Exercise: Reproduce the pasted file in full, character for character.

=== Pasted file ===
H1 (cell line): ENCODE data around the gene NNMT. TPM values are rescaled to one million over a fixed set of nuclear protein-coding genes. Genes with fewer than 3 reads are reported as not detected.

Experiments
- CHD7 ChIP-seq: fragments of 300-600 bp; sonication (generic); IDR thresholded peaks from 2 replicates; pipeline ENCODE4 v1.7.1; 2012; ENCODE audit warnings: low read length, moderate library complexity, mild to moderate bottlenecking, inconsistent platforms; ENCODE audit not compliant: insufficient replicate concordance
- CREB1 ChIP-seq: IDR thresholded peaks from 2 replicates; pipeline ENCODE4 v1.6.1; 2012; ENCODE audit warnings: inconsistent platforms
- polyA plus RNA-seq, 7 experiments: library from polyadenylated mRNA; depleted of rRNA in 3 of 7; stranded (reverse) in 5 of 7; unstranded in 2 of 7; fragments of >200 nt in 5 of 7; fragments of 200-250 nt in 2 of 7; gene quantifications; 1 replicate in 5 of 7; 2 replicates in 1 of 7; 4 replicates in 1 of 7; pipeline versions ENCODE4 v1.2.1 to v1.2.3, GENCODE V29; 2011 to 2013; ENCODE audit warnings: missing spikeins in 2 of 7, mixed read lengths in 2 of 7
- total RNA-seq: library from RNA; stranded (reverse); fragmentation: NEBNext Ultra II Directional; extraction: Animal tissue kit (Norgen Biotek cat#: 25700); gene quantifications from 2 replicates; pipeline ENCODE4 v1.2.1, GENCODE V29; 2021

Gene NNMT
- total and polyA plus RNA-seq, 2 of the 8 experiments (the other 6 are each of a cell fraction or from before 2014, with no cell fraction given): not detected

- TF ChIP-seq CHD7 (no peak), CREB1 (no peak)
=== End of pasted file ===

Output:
H1 (cell line): ENCODE data around the gene NNMT. TPM values are rescaled to one million over a fixed set of nuclear protein-coding genes. Genes with fewer than 3 reads are reported as not detected.

Experiments
- CHD7 ChIP-seq: fragments of 300-600 bp; sonication (generic); IDR thresholded peaks from 2 replicates; pipeline ENCODE4 v1.7.1; 2012; ENCODE audit warnings: low read length, moderate library complexity, mild to moderate bottlenecking, inconsistent platforms; ENCODE audit not compliant: insufficient replicate concordance
- CREB1 ChIP-seq: IDR thresholded peaks from 2 replicates; pipeline ENCODE4 v1.6.1; 2012; ENCODE audit warnings: inconsistent platforms
- polyA plus RNA-seq, 7 experiments: library from polyadenylated mRNA; depleted of rRNA in 3 of 7; stranded (reverse) in 5 of 7; unstranded in 2 of 7; fragments of >200 nt in 5 of 7; fragments of 200-250 nt in 2 of 7; gene quantifications; 1 replicate in 5 of 7; 2 replicates in 1 of 7; 4 replicates in 1 of 7; pipeline versions ENCODE4 v1.2.1 to v1.2.3, GENCODE V29; 2011 to 2013; ENCODE audit warnings: missing spikeins in 2 of 7, mixed read lengths in 2 of 7
- total RNA-seq: library from RNA; stranded (reverse); fragmentation: NEBNext Ultra II Directional; extraction: Animal tissue kit (Norgen Biotek cat#: 25700); gene quantifications from 2 replicates; pipeline ENCODE4 v1.2.1, GENCODE V29; 2021

Gene NNMT
- total and polyA plus RNA-seq, 2 of the 8 experiments (the other 6 are each of a cell fraction or from before 2014, with no cell fraction given): not detected

- TF ChIP-seq CHD7 (no peak), CREB1 (no peak)